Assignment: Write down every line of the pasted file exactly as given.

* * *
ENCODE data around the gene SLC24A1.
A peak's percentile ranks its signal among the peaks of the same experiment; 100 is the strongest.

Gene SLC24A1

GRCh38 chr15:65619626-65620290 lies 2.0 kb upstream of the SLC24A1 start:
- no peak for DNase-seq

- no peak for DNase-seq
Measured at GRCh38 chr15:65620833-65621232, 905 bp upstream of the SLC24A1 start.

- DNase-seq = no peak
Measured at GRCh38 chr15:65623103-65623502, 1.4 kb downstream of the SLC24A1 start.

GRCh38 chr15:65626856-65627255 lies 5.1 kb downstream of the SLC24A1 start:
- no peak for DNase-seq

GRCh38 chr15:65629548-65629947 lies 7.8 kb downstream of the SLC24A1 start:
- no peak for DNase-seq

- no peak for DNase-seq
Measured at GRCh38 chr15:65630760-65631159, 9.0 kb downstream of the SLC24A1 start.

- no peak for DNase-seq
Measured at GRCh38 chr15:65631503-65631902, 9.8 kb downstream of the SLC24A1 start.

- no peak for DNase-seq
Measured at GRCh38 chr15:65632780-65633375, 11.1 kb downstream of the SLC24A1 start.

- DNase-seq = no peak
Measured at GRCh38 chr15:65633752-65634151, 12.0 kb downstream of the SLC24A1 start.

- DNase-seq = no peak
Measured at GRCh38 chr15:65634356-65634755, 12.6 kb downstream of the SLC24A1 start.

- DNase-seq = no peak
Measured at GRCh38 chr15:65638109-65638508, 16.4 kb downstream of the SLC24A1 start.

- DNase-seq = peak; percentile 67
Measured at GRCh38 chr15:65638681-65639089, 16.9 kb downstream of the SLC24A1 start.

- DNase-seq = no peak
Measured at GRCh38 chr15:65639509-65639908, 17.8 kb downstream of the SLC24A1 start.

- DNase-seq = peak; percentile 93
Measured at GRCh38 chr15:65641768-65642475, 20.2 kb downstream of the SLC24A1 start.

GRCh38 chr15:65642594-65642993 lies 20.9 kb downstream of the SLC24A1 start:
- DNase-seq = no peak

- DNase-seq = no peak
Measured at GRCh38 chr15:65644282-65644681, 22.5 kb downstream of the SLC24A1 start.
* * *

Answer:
ENCODE data around the gene SLC24A1.
A peak's percentile ranks its signal among the peaks of the same experiment; 100 is the strongest.

Gene SLC24A1

GRCh38 chr15:65619626-65620290 lies 2.0 kb upstream of the SLC24A1 start:
- no peak for DNase-seq

- no peak for DNase-seq
Measured at GRCh38 chr15:65620833-65621232, 905 bp upstream of the SLC24A1 start.

- DNase-seq = no peak
Measured at GRCh38 chr15:65623103-65623502, 1.4 kb downstream of the SLC24A1 start.

GRCh38 chr15:65626856-65627255 lies 5.1 kb downstream of the SLC24A1 start:
- no peak for DNase-seq

GRCh38 chr15:65629548-65629947 lies 7.8 kb downstream of the SLC24A1 start:
- no peak for DNase-seq

- no peak for DNase-seq
Measured at GRCh38 chr15:65630760-65631159, 9.0 kb downstream of the SLC24A1 start.

- no peak for DNase-seq
Measured at GRCh38 chr15:65631503-65631902, 9.8 kb downstream of the SLC24A1 start.

- no peak for DNase-seq
Measured at GRCh38 chr15:65632780-65633375, 11.1 kb downstream of the SLC24A1 start.

- DNase-seq = no peak
Measured at GRCh38 chr15:65633752-65634151, 12.0 kb downstream of the SLC24A1 start.

- DNase-seq = no peak
Measured at GRCh38 chr15:65634356-65634755, 12.6 kb downstream of the SLC24A1 start.

- DNase-seq = no peak
Measured at GRCh38 chr15:65638109-65638508, 16.4 kb downstream of the SLC24A1 start.

- DNase-seq = peak; percentile 67
Measured at GRCh38 chr15:65638681-65639089, 16.9 kb downstream of the SLC24A1 start.

- DNase-seq = no peak
Measured at GRCh38 chr15:65639509-65639908, 17.8 kb downstream of the SLC24A1 start.

- DNase-seq = peak; percentile 93
Measured at GRCh38 chr15:65641768-65642475, 20.2 kb downstream of the SLC24A1 start.

GRCh38 chr15:65642594-65642993 lies 20.9 kb downstream of the SLC24A1 start:
- DNase-seq = no peak

- DNase-seq = no peak
Measured at GRCh38 chr15:65644282-65644681, 22.5 kb downstream of the SLC24A1 start.